A whole-house humidifier can help restore needed moisture in a home and alleviate discomforts like dry lips, throats, noses and skin, according to the U.S. Environmental Protection Agency (EPA). It can also help prevent common issues that are caused by using your home’s heating unit, such as your wallpaper prematurely peeling and cracks in your furniture and paint. To understand how a whole-house humidifier may benefit you, it’s important to first understand some basic facts about how such a system works.
Humidifiers function by using water and transforming it into a warm vapor that’s released throughout your home. The EPA states that if your humidifier is properly cared for, it can help improve your home’s indoor environment. Good care practices are particularly important for humidifiers that use standing water tanks, since there’s a greater chance for the development of bacteria and molds with those types. Using water with a low mineral content can also assist in preventing the growth of microorganisms.
How the various components work
- Water supply line: The humidifier’s water supply is connected to an already established water pipe.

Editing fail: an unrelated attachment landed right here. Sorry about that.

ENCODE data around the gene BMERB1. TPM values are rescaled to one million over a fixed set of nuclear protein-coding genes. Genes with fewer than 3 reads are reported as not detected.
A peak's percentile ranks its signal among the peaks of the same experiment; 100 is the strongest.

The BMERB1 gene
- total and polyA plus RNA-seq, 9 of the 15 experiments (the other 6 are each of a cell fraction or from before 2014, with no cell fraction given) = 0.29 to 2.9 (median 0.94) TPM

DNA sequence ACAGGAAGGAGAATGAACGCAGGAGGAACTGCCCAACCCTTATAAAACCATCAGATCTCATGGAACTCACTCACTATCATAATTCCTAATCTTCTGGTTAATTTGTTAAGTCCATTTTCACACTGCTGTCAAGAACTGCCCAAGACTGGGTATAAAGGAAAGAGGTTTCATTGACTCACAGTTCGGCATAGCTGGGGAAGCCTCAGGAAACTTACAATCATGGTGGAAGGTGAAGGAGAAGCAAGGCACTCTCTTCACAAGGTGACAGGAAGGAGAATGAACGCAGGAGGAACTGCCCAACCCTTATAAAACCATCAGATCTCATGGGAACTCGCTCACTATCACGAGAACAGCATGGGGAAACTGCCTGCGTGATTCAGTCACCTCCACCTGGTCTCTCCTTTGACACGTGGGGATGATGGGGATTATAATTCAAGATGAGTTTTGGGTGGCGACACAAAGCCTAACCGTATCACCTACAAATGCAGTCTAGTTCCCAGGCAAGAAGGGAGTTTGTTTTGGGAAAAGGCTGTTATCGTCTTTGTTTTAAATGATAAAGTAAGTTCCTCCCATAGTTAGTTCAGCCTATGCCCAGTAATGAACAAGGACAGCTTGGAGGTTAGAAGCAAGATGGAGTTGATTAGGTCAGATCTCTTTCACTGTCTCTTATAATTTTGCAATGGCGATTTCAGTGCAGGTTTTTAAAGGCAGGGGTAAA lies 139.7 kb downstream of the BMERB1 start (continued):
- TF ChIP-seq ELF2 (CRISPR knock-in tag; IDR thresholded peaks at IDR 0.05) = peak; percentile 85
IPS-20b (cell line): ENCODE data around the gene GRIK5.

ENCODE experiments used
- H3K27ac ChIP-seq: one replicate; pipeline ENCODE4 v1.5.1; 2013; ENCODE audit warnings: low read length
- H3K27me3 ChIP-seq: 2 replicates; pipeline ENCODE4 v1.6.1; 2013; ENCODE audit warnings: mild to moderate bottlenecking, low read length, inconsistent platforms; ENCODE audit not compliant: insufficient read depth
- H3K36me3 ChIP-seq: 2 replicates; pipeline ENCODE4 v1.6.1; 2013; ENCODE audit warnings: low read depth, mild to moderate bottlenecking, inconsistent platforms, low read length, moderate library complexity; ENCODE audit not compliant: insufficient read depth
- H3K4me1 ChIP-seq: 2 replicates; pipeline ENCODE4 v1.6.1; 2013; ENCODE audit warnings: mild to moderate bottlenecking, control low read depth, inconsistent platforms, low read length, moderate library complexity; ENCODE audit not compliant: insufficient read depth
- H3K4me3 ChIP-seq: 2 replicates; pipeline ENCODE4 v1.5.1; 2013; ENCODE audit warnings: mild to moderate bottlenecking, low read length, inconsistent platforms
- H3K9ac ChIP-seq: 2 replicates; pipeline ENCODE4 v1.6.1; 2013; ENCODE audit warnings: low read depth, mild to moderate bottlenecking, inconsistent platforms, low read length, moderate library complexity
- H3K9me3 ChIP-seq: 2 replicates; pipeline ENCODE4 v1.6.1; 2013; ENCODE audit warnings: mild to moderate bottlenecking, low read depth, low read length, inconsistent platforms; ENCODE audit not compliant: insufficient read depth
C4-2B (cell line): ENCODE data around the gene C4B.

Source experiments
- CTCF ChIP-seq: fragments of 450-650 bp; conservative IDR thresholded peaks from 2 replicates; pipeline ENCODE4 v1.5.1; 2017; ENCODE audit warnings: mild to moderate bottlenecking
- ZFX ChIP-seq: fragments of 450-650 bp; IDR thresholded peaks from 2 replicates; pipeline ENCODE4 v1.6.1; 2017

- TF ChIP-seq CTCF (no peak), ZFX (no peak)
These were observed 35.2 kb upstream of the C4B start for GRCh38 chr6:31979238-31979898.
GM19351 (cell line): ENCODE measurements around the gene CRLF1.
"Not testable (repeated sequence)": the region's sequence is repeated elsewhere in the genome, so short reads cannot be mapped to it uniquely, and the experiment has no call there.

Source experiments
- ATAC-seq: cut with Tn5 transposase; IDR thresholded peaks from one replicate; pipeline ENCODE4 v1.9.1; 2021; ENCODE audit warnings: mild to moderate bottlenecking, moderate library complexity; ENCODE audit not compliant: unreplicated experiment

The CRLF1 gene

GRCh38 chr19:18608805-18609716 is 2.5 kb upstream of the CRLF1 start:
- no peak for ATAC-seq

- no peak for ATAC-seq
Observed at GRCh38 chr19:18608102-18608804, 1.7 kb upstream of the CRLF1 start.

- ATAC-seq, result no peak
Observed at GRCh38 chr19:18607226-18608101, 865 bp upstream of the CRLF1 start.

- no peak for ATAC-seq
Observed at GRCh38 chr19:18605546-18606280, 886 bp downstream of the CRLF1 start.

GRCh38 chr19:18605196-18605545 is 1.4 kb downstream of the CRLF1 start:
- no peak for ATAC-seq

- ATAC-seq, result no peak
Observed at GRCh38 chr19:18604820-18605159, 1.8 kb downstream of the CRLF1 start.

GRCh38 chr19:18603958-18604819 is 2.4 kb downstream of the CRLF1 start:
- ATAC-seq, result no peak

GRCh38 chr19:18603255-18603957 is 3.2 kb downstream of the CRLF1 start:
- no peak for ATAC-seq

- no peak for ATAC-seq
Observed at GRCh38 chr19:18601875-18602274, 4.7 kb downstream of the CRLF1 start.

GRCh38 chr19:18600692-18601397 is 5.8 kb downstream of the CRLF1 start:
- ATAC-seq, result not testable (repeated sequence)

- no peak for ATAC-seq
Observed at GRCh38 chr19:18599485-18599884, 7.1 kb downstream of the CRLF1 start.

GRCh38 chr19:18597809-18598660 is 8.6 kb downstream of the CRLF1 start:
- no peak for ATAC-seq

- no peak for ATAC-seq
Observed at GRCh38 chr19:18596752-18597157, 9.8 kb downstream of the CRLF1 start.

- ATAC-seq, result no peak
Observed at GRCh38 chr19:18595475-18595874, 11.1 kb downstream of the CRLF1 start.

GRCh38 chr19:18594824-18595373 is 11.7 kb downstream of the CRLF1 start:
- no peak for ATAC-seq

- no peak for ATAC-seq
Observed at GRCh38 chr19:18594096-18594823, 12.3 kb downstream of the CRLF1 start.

- Water inlet orifice: For economical purposes, this slows down the water’s movement to the water inlet valve.
- Water inlet valve: This valve controls the flow of water to the humidifier, as it’s needed.
- Water feed tube: This tube directs water to the trough and the evaporator pad.
- Water collection source: This source is a medium, such as an evaporator pad, that temporarily holds the water before it’s evaporated.
- Drain pan: The drain pan collects the water from the evaporator pad into a pan, which is then transferred to a drain in the home.
- Air duct/air damper: Found on certain humidifiers, the air duct provides air during the cold air return from the hot air side of the unit.
For more information about whole-house humidifiers and other related home comfort topics, contact the pros at Roth Home & Cooling. We’ve been proudly serving Portland and the surrounding area since 1976.